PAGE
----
From Tina Swithin’s How I Fell for a Narcissist:

 Part of healing involves research on this personality disorder. I reached out to Dr. Craig Malkin, clinical psychologist and instructor in psychology at Harvard Medical School, for his opinion on how a person could potentially fall for a narcissist. According to Dr. Malkin, narcissists are experts at “impression management.”

Part of what makes narcissists so seductive, especially at the start of a relationship, is that they’re experts at impression management.

According to research, for example, they’re no more physically attractive than the average guy or gal — maybe a 5 or 6 — but they’ve perfected the art of looking like (and acting) like a 10. They can be charming, alluring, and even sensitive (up to a point).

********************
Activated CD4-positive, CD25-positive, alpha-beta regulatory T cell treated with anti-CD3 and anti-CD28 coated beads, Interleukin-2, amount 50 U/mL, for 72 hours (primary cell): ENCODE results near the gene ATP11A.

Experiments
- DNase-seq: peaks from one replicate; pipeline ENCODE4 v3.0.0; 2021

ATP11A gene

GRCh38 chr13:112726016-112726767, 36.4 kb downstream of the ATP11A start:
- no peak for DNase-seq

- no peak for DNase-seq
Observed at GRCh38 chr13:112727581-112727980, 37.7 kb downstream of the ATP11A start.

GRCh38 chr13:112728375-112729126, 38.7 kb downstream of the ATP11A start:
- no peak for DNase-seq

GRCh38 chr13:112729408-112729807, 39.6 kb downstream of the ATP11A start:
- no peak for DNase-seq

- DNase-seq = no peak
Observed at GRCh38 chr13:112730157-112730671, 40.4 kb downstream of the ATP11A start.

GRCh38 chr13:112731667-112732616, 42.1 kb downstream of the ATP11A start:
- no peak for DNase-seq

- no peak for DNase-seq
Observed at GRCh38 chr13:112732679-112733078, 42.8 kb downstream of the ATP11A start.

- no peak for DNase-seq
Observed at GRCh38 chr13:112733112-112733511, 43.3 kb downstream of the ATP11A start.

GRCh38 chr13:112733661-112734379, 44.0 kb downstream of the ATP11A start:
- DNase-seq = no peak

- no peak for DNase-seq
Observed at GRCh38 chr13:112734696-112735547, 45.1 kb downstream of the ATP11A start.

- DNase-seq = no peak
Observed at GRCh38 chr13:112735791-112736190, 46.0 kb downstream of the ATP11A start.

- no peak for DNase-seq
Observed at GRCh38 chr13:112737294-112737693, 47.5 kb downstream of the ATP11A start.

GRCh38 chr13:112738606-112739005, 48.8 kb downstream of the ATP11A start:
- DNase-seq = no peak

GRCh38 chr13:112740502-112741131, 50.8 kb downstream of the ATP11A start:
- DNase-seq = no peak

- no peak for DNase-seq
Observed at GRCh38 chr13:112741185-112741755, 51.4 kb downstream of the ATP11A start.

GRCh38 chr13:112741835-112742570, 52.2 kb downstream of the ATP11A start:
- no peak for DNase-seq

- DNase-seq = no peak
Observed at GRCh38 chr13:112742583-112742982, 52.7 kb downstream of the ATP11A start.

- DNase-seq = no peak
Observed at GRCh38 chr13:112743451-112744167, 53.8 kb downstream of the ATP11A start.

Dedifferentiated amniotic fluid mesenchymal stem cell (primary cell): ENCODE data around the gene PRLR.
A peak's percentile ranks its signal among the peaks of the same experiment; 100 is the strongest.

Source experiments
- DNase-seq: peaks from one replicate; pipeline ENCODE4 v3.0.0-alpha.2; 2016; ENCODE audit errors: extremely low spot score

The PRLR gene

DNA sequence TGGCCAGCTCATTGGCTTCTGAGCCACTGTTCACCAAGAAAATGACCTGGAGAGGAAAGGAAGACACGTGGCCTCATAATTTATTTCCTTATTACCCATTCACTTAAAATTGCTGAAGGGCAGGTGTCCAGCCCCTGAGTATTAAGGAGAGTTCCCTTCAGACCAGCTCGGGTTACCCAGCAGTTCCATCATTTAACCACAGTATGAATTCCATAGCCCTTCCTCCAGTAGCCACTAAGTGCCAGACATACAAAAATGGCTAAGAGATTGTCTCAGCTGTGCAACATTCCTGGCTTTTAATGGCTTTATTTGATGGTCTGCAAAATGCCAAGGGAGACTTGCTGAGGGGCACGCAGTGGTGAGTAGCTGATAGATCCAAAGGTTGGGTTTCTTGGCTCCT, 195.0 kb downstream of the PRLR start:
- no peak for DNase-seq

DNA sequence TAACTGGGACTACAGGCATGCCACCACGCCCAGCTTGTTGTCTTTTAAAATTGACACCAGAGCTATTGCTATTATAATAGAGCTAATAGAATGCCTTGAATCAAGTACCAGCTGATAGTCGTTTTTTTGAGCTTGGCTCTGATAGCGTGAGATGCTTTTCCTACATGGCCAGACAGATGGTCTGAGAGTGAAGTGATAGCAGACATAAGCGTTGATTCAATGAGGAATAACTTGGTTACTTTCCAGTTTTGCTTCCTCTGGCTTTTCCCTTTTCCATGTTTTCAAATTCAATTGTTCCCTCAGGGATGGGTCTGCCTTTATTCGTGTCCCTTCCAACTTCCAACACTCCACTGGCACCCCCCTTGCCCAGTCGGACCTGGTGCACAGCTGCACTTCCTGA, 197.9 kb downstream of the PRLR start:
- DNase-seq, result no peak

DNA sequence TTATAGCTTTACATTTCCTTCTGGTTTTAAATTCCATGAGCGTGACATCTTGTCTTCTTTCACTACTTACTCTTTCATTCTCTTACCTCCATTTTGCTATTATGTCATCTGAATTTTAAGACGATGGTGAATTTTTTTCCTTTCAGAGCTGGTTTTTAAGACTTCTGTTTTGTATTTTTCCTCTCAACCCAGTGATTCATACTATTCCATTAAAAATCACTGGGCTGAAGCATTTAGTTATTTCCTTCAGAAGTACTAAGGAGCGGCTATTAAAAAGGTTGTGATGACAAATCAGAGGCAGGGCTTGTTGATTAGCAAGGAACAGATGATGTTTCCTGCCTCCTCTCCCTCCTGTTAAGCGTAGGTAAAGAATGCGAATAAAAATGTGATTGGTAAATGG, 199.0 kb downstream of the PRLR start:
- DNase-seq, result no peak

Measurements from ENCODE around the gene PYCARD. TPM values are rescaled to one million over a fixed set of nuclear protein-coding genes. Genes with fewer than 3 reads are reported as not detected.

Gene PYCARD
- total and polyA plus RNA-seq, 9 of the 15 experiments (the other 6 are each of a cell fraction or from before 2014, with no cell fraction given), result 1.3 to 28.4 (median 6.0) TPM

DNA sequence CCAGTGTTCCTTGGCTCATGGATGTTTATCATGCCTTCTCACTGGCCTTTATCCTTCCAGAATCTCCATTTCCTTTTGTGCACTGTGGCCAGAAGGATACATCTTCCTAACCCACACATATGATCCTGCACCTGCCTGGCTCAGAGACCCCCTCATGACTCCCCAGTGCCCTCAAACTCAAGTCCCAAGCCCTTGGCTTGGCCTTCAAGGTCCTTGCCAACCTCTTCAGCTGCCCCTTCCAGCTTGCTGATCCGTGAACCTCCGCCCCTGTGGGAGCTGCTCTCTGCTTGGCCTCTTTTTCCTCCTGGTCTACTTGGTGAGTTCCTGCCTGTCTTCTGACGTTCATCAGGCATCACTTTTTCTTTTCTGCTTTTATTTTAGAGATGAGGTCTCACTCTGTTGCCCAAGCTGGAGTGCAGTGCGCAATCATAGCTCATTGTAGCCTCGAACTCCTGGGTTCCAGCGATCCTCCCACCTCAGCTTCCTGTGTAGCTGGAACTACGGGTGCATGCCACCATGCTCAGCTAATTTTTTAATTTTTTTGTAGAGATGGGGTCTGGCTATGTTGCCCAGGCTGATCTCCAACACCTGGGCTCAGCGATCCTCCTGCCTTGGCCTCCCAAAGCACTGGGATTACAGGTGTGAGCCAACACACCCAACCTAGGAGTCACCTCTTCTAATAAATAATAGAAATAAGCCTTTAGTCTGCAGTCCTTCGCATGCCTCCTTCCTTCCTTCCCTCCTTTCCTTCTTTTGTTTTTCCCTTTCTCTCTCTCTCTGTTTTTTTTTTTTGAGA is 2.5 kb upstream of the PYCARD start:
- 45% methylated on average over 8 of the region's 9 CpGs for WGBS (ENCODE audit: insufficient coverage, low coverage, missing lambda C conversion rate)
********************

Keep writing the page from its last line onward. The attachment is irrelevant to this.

Add to all this the fact that, when we’re in love with someone, the judgment centers of the brain become eerily quiet, and it’s easy to see why narcissists can slip by, red flags and all, and cozy up to us for a good long while.

Narcissists who run hot and cold are especially difficult to leave. The ups and downs put you on what psychologists call a variable-ratio reinforcement schedule — the same pattern of occasional reward that keeps gamblers racing back to the slot machines.

One key to spotting a narcissist is to bring your judgment centers back online. Pay attention to feedback from friends, for instance. They’re more apt to see — and remember — important red flags that you miss, precisely because they’re not under the narcissist’s spell (I call this ‘borrowed judgment’).